If you are looking for some of the best ways and strategies to help you boost your running stamina, then you’re in the right place.
Today, dear reader, I’m gonna be sharing with you some of my favorite and well-tested endurance building guidelines that will help you become the best runner you can be.
So, are you ready?
Then here we go.
The Golden Rule – Take it One Step At a Time
When it comes to building stamina (and fitness for that matter), the gradual approach is the way to go.
In fact, this is the overarching rule of fitness building. This is all about the patient, consistent and slow build up.
It’s the smart thing to do—whether you are just starting out, or have been around the block for quite some time.
It applies to everything and everyone. The beginner taking up running for the first time, as well as the elite marathoner training for a sub 3-hour marathon.
1. The Run Walk Method
This is for you beginners out there. You have to be extremely careful if you are just starting out.
If you are a complete running newbie, then be sure to start on the right foot, if you are serious about warding off injury and/or overtraining.
In my experience, the best way to get started is to opt for the run/walk method.
Here is how to proceed on your first few workouts:
After 10-minute brisk walk, alternate between 30 seconds of running at an easy pace and 30 seconds to one full minute of walking for recovery.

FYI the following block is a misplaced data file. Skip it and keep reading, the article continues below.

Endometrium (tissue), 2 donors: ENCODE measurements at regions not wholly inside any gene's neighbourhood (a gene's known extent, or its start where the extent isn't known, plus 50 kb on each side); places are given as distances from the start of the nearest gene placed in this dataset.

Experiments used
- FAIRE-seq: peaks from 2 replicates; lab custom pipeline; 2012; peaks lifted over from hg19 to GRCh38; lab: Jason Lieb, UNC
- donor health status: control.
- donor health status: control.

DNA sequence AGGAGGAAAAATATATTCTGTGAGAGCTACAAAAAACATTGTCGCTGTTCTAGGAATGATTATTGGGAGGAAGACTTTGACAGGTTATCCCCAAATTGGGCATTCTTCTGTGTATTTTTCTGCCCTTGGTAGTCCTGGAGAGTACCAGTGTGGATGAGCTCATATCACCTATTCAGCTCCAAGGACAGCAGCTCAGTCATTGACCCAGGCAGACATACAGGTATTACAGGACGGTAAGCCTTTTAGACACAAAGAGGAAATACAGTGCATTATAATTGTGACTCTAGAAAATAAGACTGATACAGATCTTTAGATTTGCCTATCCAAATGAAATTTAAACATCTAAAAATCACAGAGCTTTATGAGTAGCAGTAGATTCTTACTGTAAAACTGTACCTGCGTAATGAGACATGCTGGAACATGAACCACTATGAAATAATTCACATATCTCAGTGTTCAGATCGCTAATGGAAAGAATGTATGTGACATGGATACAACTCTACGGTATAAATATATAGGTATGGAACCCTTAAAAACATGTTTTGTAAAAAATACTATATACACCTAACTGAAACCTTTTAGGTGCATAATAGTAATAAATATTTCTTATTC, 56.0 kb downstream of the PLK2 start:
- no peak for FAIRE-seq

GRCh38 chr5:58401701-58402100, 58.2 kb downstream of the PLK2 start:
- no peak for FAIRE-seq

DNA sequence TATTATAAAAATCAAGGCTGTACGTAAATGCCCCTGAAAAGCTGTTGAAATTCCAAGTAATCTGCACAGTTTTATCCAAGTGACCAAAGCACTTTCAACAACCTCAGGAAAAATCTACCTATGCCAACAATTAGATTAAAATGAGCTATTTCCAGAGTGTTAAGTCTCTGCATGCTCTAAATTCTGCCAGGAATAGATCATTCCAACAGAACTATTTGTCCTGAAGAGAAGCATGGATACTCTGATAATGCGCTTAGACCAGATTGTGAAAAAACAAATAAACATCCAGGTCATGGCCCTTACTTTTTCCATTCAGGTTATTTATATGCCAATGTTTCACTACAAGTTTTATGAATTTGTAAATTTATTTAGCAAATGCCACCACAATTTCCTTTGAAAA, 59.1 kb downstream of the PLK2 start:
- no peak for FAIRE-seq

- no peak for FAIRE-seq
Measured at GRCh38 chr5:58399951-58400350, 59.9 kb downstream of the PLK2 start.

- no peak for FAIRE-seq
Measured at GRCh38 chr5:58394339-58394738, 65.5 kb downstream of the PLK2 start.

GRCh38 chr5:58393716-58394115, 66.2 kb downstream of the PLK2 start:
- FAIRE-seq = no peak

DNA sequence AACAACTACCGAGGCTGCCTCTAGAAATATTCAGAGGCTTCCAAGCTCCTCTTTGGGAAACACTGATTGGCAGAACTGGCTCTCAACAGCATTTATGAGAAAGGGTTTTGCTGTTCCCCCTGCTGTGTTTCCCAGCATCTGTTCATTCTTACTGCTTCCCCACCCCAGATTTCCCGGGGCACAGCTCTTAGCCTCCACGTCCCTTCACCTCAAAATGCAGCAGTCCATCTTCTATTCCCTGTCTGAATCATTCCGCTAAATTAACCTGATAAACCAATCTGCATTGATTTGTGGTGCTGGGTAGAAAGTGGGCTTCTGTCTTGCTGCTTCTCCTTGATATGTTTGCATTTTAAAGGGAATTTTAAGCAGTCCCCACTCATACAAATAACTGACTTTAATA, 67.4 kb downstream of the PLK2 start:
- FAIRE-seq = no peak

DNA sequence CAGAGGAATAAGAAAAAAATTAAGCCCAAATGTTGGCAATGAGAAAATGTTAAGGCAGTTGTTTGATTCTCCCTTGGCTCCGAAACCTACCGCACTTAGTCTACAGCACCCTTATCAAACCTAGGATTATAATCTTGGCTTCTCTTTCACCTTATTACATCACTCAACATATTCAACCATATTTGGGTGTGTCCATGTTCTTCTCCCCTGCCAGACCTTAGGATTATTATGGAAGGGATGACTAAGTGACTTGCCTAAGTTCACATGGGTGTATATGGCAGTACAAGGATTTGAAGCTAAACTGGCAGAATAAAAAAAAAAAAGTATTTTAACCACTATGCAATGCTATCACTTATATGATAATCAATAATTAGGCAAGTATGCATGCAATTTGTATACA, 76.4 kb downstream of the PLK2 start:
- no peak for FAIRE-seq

As you get fitter, aim to increase the time you spend running while taking less and less recovery until you can run straight for at least 25 to 30 minutes without much huffing and puffing.
Still need more run/walk guidelines?
Then check these three in-depth posts:
Once you can run for at least a half an hour without much hassle, then, and only then, start increasing your mileage.
Once you can run for at least a half an hour without much hassle, then, and only then, start increasing your mileage.
Whoa! Stop there.
Just don’t get ahead of yourself here.
The safest way to increase mileage is to follow the 10 percent rule.
Well, it’s quite simple. Never increase your weekly running mileage by more than 10 percent from one week to the next.
Once you get your head around this simple rule as a beginner, you ‘ll be set on the right path.
Keep increasing your mileage this way for at least two to three months. Then stop it, and switch to building speed.
2. Interval Training
Unless you have been living under a rock for the last few years, then you must be familiar with interval training and its benefits.
Comprised of quick bouts of intense exercise, interval training can boost your endurance and stamina when combined with traditional running training (think easy runs, tempo runs, and long runs).
In fact, recent studies have hailed interval training as the closest thing to a miracle when it comes to achieving optimum fitness.
Thus, if you are serious about giving your endurance a nudge, give interval training a try.
Interval distance can range between 100m to a mile or more, depending on your running goals and fitness level, of course.
Just be careful here. If you are just starting out, then interval training will be like something you have never done before.
And they will push you out of your comfort zone within seconds of doing them.
If you are not careful, sprints will leave you doubled over in real pain and panting for air.
Where to Do Them
You can perform interval training workout along with a set loop or, preferably on track. Just whatever you do, make sure it’s a smooth, flat surface.
No trails, please.
Here is the complete guide you need for high-intensity interval training.